One writer’s journey through learning about the many forms forgiveness can take.
We’re living in a time of rage, anger, censure, and punishment online, where any misstep is treated grievously with heaping helpings of shaming. The Internet often serves as an outlet for anger, a way to redress perceived wrongdoings, but it also, over time, leaves more anger than it vents. Forgiveness, on the other hand, is less likely to be found trending on Twitter; it takes work, or at least that’s what journalist Bettencourt thought. An especially humiliating and public dissolution of a relationship left her feeling justified in embracing nonforgiveness wholeheartedly, but she began to wonder whether maybe there might be something to a different approach. She became aware of the story of Azim Khamisa, whose 20-year-old son was shot and killed. Somehow, almost immediately, Khamisa began moving toward forgiveness: “There were victims at both ends of that gun,” he told a friend. Of course, the intention toward forgiveness was started as just that, and it did little to salve the pain, anger, and grief that plagued him initially. But the process led to salvation of his mind and soul. Bettencourt was naturally interested in finding her own peace of mind, so she began to explore other stories of forgiveness against all odds. She sees the intersection of forgiveness and redemption in the process of asking for forgiveness for herself, and she has learned that forgiveness requires restoring trust not just in others, but also in ourselves. Forgiving one’s parents, not only for things they have done, but also for the things they should have done, presents the difficult challenge of accepting shortcomings we often see in ourselves.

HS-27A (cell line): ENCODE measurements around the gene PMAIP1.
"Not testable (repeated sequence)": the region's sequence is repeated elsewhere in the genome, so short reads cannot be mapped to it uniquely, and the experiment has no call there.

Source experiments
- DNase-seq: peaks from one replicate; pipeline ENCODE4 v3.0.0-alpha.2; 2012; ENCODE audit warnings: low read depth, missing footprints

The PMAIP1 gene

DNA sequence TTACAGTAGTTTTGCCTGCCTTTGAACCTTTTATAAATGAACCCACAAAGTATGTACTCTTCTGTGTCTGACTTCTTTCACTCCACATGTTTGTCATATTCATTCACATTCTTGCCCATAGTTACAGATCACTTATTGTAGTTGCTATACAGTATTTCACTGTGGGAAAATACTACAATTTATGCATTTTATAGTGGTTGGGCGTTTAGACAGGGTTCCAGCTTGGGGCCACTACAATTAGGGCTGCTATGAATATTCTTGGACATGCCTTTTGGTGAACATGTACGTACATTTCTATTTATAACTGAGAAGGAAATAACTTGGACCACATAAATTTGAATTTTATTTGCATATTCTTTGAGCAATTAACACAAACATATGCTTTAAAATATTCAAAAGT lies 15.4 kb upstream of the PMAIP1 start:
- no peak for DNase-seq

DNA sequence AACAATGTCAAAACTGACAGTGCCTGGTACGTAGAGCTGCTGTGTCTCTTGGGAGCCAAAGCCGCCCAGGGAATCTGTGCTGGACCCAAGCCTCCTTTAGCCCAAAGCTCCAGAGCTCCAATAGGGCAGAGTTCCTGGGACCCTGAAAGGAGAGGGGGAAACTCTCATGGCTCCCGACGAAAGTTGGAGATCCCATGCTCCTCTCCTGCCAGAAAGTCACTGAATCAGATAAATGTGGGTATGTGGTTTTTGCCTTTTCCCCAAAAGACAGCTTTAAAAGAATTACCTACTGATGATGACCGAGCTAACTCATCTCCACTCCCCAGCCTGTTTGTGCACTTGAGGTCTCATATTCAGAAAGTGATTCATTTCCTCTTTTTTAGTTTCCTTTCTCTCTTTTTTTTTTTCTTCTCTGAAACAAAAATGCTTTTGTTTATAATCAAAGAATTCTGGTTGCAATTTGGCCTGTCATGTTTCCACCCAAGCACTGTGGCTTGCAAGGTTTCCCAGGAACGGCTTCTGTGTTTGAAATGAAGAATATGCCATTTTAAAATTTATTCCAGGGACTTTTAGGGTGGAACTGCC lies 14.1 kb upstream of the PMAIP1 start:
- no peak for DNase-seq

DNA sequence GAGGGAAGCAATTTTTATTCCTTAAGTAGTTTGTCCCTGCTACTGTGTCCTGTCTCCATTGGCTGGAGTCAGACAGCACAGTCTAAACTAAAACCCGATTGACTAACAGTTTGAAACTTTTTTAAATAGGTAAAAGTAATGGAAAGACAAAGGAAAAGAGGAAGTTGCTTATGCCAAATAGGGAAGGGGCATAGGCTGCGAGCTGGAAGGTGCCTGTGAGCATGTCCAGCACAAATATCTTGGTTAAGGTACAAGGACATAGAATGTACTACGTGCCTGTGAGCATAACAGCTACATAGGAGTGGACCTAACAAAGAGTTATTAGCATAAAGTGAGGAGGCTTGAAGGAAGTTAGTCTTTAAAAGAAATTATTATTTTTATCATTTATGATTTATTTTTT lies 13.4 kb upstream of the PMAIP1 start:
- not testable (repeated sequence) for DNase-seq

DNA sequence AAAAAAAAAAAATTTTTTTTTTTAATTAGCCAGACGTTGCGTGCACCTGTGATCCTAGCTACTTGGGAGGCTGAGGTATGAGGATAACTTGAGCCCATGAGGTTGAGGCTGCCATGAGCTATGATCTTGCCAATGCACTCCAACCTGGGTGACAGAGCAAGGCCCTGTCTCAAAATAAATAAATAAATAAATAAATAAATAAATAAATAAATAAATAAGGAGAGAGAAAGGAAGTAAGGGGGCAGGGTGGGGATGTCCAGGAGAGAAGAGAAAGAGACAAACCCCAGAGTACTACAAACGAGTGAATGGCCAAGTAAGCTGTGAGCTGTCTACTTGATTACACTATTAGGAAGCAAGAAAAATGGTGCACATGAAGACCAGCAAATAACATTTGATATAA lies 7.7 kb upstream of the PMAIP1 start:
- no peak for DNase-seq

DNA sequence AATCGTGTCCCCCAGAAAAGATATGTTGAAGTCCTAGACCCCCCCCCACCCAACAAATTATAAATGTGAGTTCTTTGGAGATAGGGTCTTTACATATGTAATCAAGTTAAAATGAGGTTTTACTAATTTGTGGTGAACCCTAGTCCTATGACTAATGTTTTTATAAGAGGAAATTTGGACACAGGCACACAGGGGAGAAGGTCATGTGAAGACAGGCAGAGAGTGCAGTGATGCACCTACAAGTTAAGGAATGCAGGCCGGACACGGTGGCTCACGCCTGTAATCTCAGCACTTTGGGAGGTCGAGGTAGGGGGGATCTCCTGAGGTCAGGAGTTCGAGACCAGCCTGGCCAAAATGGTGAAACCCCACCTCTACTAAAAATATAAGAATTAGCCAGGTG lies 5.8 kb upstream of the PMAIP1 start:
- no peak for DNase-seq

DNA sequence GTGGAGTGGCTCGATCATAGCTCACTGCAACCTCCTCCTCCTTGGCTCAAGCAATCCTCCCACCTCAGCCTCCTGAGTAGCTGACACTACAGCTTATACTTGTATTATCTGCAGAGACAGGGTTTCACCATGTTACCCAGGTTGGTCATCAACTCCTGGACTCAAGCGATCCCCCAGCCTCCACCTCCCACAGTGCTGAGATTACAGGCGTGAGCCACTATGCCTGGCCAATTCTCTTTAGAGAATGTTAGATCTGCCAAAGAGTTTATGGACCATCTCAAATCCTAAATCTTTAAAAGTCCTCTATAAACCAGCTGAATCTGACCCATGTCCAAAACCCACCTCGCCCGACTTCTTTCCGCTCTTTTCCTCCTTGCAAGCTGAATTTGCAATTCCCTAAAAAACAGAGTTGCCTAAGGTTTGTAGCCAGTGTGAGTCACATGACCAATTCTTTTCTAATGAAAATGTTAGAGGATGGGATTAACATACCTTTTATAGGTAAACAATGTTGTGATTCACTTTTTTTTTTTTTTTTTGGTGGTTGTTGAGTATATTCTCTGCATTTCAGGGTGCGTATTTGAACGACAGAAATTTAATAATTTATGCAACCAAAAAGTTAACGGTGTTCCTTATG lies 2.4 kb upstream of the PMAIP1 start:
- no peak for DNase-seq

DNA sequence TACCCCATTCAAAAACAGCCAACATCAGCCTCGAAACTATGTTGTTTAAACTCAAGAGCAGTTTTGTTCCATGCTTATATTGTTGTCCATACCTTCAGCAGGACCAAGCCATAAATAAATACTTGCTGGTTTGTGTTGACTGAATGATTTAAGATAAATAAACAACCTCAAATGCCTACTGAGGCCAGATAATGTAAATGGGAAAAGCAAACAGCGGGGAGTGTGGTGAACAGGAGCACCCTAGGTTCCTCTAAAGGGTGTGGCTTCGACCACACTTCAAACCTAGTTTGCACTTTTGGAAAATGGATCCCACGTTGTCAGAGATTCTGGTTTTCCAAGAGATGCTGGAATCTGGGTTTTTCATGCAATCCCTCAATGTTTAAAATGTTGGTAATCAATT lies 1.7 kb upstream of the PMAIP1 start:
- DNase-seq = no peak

Bettencourt takes a broad view of opportunities small and large for forgiveness, and in doing so, she provides hope for a way forward that focuses more on acceptance than retribution.